This is the fourth in a week-long series highlighting Stephen R. Grand’s new book Understanding Tahrir Square: What Transitions Elsewhere Can Teach Us about the Prospects for Arab Democracy. Yesterday, Brookings is hosted a book launch for Grand, a nonresident senior fellow with the Saban Center– and former director of the Project on U.S. Relations with the Islamic World. You can find Grand’s previous entries on the Iran@Saban website.
Will Iran’s unique style of divided government buffer it from the winds of change sweeping the region? Will the fact that Iran’s Supreme Leader “reigns rather than rules,” give the system the additional flexibility to weather change?
Others have noted that the regimes that fell during the Arab Spring were all autocratic republics rather than monarchies. Some have argued that monarchies are more stable because the divided nature of governance allows for the government to be replaced without the regime as a whole being overturned — a line of reasoning that could apply to the Islamic Republic as well. Monarchies (and theocracies) can draw upon other sources of legitimacy such as, history, religion, and culture – in order to sustain their rule.
This argument has merit, but only up to a point. Republican dictatorships may be more susceptible to being supplanted because their legitimacy derives solely from the promises and cult of personality built up around a single leader. But at least in the case of the Middle East, the monarchies have enjoyed advantages that go beyond their religious or historical claims to authority. Namely, in the case of the Gulf monarchies, they had the advantage of oil resources, while Jordan’s Hashemite kingdom had the advantage of extensive foreign assistance from the United States. These additional resources may have been more important in explaining these regimes’ durability than any claim to divine right.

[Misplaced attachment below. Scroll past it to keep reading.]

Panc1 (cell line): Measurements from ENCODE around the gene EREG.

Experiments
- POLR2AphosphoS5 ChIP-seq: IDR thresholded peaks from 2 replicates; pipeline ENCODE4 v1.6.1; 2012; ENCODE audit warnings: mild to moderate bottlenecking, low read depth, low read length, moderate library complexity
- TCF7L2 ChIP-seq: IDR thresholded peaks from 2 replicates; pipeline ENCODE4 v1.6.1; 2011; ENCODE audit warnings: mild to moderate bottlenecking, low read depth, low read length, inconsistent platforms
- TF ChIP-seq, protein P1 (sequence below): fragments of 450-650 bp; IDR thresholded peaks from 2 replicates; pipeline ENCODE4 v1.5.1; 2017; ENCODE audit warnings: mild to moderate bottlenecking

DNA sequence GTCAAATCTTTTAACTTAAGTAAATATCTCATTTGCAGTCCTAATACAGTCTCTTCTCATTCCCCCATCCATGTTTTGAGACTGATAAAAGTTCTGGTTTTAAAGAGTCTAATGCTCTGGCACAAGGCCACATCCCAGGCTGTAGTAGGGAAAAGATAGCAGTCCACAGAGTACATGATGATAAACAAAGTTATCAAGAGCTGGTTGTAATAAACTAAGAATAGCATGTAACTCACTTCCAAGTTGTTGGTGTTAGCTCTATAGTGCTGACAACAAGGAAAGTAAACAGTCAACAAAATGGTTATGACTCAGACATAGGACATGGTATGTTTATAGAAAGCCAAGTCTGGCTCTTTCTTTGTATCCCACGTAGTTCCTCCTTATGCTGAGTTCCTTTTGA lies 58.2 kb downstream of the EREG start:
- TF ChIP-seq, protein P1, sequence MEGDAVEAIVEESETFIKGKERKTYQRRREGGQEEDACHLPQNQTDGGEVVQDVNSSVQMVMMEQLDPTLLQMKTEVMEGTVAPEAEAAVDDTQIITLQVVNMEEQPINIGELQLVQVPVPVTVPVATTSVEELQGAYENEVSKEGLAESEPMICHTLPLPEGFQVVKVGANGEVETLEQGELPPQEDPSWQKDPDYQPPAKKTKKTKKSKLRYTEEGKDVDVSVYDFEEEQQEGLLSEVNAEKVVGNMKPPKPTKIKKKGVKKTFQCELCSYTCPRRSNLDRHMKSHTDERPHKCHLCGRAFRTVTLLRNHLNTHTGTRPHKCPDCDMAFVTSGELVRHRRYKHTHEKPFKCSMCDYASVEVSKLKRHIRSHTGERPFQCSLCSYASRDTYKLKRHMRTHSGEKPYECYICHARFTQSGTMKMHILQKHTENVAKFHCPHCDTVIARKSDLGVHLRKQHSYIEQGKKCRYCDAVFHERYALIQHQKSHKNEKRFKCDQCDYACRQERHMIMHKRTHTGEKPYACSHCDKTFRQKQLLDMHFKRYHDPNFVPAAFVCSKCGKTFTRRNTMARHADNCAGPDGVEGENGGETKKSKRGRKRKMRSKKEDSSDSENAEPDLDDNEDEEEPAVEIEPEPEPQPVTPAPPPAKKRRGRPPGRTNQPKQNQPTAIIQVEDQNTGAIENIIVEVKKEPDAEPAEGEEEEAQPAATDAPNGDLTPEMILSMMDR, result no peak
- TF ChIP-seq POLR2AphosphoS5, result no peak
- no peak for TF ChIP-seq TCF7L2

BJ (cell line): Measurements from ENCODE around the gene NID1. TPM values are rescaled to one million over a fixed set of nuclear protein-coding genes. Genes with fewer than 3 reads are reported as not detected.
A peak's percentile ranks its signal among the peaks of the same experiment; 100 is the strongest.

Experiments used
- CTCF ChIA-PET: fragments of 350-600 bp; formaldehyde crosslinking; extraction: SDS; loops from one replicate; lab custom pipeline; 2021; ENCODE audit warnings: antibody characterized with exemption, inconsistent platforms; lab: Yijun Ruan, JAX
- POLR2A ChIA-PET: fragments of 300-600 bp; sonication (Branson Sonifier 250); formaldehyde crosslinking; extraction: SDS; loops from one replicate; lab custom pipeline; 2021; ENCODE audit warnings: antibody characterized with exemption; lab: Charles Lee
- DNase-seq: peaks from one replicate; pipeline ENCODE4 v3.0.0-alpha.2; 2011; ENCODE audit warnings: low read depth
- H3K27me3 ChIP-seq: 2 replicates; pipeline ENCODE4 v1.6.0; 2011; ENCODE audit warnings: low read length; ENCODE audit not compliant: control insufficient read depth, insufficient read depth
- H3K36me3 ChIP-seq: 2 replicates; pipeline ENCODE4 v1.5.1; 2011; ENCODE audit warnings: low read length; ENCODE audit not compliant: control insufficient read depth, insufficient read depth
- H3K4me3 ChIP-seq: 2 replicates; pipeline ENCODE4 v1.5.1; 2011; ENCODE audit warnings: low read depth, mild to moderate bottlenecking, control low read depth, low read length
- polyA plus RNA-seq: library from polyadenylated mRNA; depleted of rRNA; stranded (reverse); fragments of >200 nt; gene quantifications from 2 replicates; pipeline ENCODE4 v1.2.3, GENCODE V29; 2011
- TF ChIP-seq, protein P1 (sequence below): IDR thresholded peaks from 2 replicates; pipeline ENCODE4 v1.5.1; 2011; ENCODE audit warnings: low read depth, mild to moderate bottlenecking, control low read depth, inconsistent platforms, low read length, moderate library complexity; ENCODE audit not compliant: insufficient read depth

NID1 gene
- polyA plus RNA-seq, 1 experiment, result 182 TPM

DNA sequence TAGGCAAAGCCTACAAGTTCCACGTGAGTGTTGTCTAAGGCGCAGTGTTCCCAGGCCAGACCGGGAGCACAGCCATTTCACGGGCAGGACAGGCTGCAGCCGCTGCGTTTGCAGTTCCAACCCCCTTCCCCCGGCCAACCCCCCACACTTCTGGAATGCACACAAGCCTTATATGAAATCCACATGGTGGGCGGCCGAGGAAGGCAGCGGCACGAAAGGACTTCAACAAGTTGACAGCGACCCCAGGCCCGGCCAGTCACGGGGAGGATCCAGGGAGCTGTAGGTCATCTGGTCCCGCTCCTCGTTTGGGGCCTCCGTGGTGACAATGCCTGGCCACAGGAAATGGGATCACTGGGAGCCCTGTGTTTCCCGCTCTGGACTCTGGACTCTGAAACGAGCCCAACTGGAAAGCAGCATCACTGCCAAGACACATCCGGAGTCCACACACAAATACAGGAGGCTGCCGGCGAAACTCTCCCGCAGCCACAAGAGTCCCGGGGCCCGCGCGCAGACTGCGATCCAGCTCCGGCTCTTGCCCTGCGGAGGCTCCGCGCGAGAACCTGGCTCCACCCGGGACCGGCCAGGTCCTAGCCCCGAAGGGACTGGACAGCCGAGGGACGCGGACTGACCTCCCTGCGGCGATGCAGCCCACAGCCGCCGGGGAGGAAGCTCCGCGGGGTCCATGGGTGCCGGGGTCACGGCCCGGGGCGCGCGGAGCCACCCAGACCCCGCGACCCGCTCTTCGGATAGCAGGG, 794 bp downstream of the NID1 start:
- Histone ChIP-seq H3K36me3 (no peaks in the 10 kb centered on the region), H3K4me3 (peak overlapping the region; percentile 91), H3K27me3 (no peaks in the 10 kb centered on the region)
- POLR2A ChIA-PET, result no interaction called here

In fact, looking beyond the Middle East to the rest of the world, the claim of divine right seems all but obsolescent. As mentioned elsewhere, outside the Middle East, there remain but two ruling monarchies: tiny Brunei and Swaziland.
What the divided government of monarchies and the Islamic Republic may provide is a potential pathway for change without a rupture in the system as a whole. Iranian President Hassan Rouhani clearly won the presidency because, rightly or wrongly, he appeared to Iranian voters to be the candidate for change. Whether he can use this mandate to make fundamental reforms to the system, strengthen the hand of the presidency, and diminish the formal power of the clerics remains to be seen. If not, more extra-systemic challenges to the system can be expected.
ISIS is also keen to target Italy now because it’s one of the few major European countries it hasn’t yet struck. They’re hoping to inspire violence there so that they can say, in effect, 'we’ve already attacked your capitals in London, in Paris, and in Barcelona, and now we’ve attacked Rome. There’s nowhere we can’t reach.'